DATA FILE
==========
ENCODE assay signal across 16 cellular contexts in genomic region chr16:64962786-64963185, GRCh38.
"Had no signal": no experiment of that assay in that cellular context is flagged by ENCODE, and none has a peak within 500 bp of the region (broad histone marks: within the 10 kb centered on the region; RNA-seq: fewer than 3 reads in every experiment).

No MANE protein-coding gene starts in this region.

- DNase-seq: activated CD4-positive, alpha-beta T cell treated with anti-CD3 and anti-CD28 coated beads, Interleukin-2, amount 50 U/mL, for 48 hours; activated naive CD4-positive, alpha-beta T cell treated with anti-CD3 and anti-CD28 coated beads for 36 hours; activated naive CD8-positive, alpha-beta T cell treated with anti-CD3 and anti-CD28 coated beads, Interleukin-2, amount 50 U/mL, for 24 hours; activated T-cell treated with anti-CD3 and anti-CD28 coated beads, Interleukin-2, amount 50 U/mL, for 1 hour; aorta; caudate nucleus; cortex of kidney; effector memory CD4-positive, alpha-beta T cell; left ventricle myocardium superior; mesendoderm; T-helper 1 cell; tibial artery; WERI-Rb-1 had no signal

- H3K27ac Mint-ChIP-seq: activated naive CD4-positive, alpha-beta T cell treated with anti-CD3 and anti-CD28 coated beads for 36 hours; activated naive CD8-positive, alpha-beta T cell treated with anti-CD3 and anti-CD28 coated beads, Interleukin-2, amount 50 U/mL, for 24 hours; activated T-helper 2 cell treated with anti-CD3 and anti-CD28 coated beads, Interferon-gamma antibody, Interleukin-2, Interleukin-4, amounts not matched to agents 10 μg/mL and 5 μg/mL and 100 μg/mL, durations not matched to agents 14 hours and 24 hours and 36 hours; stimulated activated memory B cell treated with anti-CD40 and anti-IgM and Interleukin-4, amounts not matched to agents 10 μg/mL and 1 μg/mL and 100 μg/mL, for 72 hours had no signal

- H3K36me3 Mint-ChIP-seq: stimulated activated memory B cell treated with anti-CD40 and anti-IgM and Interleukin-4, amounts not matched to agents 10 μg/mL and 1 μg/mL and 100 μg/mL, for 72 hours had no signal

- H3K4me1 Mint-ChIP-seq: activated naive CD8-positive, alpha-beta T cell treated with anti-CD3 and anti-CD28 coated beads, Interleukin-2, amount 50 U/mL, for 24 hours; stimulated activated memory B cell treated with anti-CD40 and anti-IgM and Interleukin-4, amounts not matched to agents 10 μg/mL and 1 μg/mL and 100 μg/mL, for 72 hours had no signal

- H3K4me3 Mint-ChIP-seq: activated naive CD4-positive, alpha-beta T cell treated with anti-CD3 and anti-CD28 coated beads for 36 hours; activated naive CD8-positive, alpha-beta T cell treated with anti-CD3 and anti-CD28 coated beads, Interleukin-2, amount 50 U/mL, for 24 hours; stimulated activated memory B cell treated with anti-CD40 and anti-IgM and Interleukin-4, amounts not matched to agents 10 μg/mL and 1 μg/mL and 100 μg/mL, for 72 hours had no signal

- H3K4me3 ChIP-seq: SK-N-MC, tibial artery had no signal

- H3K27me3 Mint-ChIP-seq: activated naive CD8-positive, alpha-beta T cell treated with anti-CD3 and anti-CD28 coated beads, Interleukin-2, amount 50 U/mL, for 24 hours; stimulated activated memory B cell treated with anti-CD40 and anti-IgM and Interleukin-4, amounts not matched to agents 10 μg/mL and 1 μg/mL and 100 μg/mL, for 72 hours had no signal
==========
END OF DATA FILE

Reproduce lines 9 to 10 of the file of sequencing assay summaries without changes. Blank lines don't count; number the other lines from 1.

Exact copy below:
- H3K4me3 ChIP-seq: SK-N-MC, tibial artery had no signal

- H3K27me3 Mint-ChIP-seq: activated naive CD8-positive, alpha-beta T cell treated with anti-CD3 and anti-CD28 coated beads, Interleukin-2, amount 50 U/mL, for 24 hours; stimulated activated memory B cell treated with anti-CD40 and anti-IgM and Interleukin-4, amounts not matched to agents 10 μg/mL and 1 μg/mL and 100 μg/mL, for 72 hours had no signal